The 7th ASEAN Energy Outlook (AEO7) Dissemination to Malaysia

Published on Wednesday, May 31, 2023

On May 10th, 2023, The Institute of Energy Policy and Research (IEPRe), Universiti Tenaga Nasional (UNITEN) in collaboration with the ASEAN Centre for Energy (ACE) organized a symposium entitled ‘The 7th ASEAN Energy Outlook (AEO7) Dissemination to Malaysia”. The speakers of this symposium are Dr. Zulfikar Yurnaidi, Manager of Energy Modelling and Policy Planning (MPP), ACE, and Ms. Rika Safrina, Senior Officer of Energy Modelling and Policy Planning (MPP), ACE. The symposium was held at BA-4-027, Level 4 of BA Building, UNITEN, and streamed online via MsTeams.

The symposium commenced with an introduction from Ts. Dr. Siti Indati Mustapa, Deputy Dean (Research and Innovation), UNITEN Business School (UBS) and Senior Research Fellow of Institute of Energy Policy and Research (IEPRe). Ts. Dr. Siti Indati mentioned that the symposium was held to disseminate the outcome of the 7th ASEAN Energy Outlook (AEO7) launched by ACE. The AEO7 marks the first ASEAN energy outlook that is built upon a strong foundation of data and modelling insights from the strong cooperation, interaction, and integration between the ASEAN Centre for Energy (ACE) and the ten (10) ASEAN Member States (AMS) namely Brunei Darussalam, Cambodia, Indonesia, Lao PDR, Malaysia, Myanmar, the Philippines, Singapore, Thailand, and Vietnam. The AEO7 is guided by the policy actions from the ASEAN Regional Energy Policy and Planning Sub-sector Network (REPP-SSN) and supported by international entities through the ASEAN-German Energy Programme (AGEP), Ministry of Economy, Trade and Industry (METI) of Japan, and ASEAN Climate Change and Energy Project (ACCEPT).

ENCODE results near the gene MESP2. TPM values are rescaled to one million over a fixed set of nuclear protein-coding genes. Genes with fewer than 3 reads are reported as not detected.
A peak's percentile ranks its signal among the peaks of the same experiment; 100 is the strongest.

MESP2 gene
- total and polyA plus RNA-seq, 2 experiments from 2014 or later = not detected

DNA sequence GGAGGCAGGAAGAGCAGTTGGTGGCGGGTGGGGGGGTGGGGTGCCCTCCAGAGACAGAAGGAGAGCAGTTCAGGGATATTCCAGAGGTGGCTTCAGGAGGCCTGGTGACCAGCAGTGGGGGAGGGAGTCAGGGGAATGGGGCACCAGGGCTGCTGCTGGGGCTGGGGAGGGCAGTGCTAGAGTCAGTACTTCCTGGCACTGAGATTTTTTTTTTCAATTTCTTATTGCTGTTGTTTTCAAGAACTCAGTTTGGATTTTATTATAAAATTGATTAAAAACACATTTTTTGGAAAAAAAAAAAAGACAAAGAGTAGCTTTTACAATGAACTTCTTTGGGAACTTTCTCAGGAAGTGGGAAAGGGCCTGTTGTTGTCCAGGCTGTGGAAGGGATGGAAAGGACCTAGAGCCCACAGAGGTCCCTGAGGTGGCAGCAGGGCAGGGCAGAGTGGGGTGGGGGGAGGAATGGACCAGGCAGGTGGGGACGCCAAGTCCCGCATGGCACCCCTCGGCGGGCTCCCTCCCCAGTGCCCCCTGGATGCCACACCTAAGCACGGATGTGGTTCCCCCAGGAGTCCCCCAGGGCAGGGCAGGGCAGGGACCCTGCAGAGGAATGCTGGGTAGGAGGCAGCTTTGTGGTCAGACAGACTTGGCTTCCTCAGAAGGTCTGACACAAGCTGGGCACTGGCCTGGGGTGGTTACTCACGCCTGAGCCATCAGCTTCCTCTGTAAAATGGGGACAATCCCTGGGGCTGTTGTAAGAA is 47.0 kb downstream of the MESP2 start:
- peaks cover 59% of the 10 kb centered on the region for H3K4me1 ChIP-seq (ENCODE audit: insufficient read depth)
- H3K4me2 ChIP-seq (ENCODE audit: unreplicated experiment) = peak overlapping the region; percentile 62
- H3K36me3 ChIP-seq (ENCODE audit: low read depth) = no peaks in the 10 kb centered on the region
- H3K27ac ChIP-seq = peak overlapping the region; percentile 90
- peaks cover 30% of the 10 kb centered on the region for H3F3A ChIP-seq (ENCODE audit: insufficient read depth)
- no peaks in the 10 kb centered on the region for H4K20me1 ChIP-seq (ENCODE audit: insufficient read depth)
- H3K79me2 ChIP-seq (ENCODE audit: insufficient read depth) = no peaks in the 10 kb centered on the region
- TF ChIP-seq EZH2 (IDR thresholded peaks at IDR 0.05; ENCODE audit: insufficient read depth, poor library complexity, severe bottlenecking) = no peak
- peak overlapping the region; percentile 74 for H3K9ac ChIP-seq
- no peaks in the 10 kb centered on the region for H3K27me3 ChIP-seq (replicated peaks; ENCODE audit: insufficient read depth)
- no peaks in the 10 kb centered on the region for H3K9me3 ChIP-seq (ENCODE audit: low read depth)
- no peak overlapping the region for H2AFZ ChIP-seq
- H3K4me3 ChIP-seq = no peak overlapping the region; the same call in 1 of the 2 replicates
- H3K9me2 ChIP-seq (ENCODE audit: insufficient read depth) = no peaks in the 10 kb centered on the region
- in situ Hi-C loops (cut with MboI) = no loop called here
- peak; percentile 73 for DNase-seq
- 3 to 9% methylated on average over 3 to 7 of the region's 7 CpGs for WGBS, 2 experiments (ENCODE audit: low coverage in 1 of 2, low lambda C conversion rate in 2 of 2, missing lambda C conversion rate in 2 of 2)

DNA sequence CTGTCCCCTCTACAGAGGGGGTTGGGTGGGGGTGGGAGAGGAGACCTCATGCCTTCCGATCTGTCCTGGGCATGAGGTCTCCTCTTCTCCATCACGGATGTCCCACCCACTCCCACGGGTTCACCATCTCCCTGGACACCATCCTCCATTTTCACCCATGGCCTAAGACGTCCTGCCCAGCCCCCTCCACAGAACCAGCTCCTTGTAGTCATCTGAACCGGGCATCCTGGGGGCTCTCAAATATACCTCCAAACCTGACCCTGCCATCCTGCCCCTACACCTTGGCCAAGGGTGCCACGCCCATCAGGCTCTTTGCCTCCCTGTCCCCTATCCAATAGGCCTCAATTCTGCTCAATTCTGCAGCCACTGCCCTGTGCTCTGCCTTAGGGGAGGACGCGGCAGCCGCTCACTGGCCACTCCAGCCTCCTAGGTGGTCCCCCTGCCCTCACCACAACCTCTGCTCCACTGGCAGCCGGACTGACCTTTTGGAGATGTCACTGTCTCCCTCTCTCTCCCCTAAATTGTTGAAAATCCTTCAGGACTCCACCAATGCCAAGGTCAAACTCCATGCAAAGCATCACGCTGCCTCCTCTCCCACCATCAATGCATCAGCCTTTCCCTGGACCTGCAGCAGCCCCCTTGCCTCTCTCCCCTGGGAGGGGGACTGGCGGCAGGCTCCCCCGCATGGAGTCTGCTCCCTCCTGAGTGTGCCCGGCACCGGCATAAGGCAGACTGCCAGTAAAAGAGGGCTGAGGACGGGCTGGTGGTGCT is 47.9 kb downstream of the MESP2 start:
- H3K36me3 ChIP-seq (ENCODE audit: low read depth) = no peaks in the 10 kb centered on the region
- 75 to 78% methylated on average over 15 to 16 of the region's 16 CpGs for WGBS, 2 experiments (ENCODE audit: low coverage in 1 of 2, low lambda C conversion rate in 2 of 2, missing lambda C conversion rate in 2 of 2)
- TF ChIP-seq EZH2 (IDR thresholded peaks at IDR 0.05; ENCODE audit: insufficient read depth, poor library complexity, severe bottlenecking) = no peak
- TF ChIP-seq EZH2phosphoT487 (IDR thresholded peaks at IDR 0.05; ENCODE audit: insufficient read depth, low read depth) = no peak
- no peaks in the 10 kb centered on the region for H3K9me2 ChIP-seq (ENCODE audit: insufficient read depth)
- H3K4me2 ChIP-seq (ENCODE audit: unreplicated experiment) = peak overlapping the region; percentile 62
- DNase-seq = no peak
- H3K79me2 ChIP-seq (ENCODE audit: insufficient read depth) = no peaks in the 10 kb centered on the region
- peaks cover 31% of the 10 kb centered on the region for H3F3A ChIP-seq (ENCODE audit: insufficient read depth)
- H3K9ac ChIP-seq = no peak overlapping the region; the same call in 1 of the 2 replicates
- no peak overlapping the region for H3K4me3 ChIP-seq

Subsequently, the Deputy Vice-Chancellor (Research and Innovation) of UNITEN, Yang Berbahagia Prof. Dato’ Ts. Dr. Mohd Zamri Yusoff delivered his welcoming remarks. Yang Berbahagia Prof. Dato’ Ts. Dr. Mohd Zamri highlighted that energy is at the centre of the solution to tackling climate change. As countries globally move towards a low-carbon economy, a radical transition in many areas is required, including building on regional cooperation for renewable energy integration. In supporting the national energy transition agenda, UNITEN has established the National Energy Centre (NEC) to house six (6) energy centres of excellence to enhance collaboration with experts from renowned local and foreign universities, energy agencies, and stakeholders, with the aspiration of making Malaysia a regional energy hub.

The participants were then invited to join a brief warming-up session organized via the Kahoot platform. The warming-up session consists of 9 questions ranging from demographic to opinions on energy issues. The session was joined by 46 participants, including online participants. Next, Dr. Zulfikar Yurnaidi gave the first presentation entitled “ASEAN Energy Outlook (AEO) and Its Roles in Regional Energy Cooperation”. Dr. Zulfikar introduced the roles and responsibilities of ACE, the intergovernmental organisation within the ASEAN structure that represents the 10 ASEAN Member States’ interests in the energy sector. The focus of the ASEAN Plan of Action for Energy Cooperation (APAEC) was highlighted which includes (i) enhancing energy connectivity and market integration in ASEAN to achieve energy security, accessibility, affordability, and sustainability for all, and (ii) accelerating energy transition and strengthening energy resilience through greater innovation and cooperation. He iterated that the ASEAN Energy Outlook (AEO) complements the APAEC and supports the creation of pathways for achieving regional targets. Guided by APAEC’s Programme Area on Regional Energy Policy and Planning, ACE plans to publish regular regional energy outlooks and strategic reports on the thematic issue. He then briefly explained the modeling tool used in the AEO, which is the Low Emissions Analysis Platform (LEAP) software, a scenario-based and demand-driven modelling tool that can be used to track energy consumption, production, and resource extraction in all sectors of an economy. In AEO7, four scenarios were constructed namely the Baseline Scenario, AMS Targets Scenario (ATS), APAEC Targets Scenario (APS) and the Least-Cost Optimisation Scenario (LCO).